Is a Residential Windmill a Smart Money Saving Strategy?

Today from the mailbag we have a question from Jenny who writes: “With the economy being a little tumultuous, my husband and I are looking at our bills and ways to save in the future. We’re also looking at ways to make our home more attractive to future potential home buyers because most likely we’ll be selling in about 5 years to move closer to our families. (We love our neighborhood, but I’d like to live closer to my sisters when we start having kids so that they’ll have an extended family’s support.) So, what we’re wondering is would installing a residential windmill save us money in the short-enough long run to make it worthwhile? And do you think that, five years from now, home buyers will be educated enough about wind power to understand the benefits of buying a home with a residential windmill power source?”

Thanks for writing, Jenny! These are really great questions, and while I don’t have a magic crystal ball to consult to get you perfect answers, we can certainly talk through them and see what seems logical.

The first thing to consider is your area–both in terms of how much power you’ll be able to generate with the residential windmill you’re considering installing and in terms of whether prospective home buyers are inclined to be a little more green than most. Stereotypically, in Oregon, California, Colorado, and perhaps Washington, you’re more likely to have more green home buyers than in, say, Alabama. But, fortunately, “green power” isn’t the only benefit of a residential windmill, so while environmentally conscientious buyers might be more likely to be interested in your home with a wind power source, the cost savings will be attractive to buyers who might otherwise shy away from off the grid power.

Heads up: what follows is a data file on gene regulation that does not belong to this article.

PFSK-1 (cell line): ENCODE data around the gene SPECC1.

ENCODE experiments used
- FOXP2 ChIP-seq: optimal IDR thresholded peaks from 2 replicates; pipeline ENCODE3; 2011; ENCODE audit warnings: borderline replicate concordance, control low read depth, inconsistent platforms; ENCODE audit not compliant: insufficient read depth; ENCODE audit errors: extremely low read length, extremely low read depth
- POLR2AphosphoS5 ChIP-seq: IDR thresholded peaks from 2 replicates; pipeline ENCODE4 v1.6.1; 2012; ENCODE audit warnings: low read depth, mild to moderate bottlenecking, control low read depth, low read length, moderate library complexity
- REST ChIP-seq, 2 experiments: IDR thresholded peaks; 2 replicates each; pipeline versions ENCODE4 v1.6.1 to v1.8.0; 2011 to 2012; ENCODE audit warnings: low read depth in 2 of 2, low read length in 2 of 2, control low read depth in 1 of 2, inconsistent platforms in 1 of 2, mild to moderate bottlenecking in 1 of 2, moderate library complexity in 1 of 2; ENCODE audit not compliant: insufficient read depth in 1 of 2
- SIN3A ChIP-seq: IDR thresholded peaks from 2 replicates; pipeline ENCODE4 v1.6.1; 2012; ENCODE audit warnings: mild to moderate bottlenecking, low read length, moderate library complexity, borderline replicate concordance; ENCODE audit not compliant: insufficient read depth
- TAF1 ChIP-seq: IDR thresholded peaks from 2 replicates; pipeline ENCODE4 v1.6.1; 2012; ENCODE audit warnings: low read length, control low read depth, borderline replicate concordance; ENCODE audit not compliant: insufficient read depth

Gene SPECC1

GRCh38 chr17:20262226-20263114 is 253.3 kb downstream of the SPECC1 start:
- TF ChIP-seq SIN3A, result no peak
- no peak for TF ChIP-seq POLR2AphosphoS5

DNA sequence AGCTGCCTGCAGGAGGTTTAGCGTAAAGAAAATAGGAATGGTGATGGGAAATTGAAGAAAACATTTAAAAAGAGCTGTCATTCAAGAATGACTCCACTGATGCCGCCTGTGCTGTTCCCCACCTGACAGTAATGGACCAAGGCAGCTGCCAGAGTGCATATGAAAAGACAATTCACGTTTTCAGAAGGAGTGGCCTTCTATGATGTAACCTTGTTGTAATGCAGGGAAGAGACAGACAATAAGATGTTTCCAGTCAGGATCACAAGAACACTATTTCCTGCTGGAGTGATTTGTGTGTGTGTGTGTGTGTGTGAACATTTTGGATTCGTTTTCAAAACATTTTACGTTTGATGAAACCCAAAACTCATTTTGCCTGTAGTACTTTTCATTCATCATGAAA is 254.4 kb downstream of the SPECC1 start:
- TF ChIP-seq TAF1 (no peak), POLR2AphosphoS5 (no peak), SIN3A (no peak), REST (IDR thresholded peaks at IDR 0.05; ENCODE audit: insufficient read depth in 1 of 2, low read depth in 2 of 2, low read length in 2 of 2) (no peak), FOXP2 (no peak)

Once you know about how much electricity a wind power system would generate for you (based on average wind speeds and the residential windmill you’re considering purchasing), take a look at your current electricity bill which will tell you how many kilowats you use, on average, each month. Crunch the numbers (use the dollar/killowat calculation that the power company already does for you to determine how much you’ll be saving each month). For instance, if you pay $.15/killowat and you use about 1500 killowats/month, and you’ve learned that a backyard residential windmill could generate 800 killowats/month, you’d be saving about $120/month.

So, on a standard residential windmill install of about $8000, you’ll just have the windmill paid off if you move in five years. *But* the people who buy the house from you will also be saving $120/month (or nearly $1500/year), and they’ll have about 20 years left in the life of the wind energy source. Since electricity rates will only be going up in the future, that savings will grow to over $30,000 over the course of the 20 years your new home buyers will have it. That’s nothing to sneeze at, and in today’s tight real estate market, I know a lot of buyers who’d jump on a house with a residential windmill for off-the-grid power.

In other words, you break even (the savings will equal the cost of the residential windmill installation) *and* you’ll have a home that’s more attractive to potential buyers. If you hang on to your house just a little beyond the five years, or you spend a little less (or get a little more power from the system), you could come out pretty far ahead of the game even before the houses’ sale is considered.

To me, this looks like a mighty good approach for someone who’s planning to sell at least 3-4 years down the road–you’ll enjoy cheap electricity today, and greater home-selling power in the future. What do you think?

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4 Responses to “Is a Residential Windmill a Smart Money Saving Strategy?”

  1. Hello,
    Amazing! Not clear for me, how offen you updating your

  2. About once a day, but some days a little more, and some weeks a little less.

  3. Green energy is the energy of tomorrow this is a great investment for a home and i think five years down the road people well be very intrested in buying a home with green energy.

  4. Delighted to hear you agree, Aaron!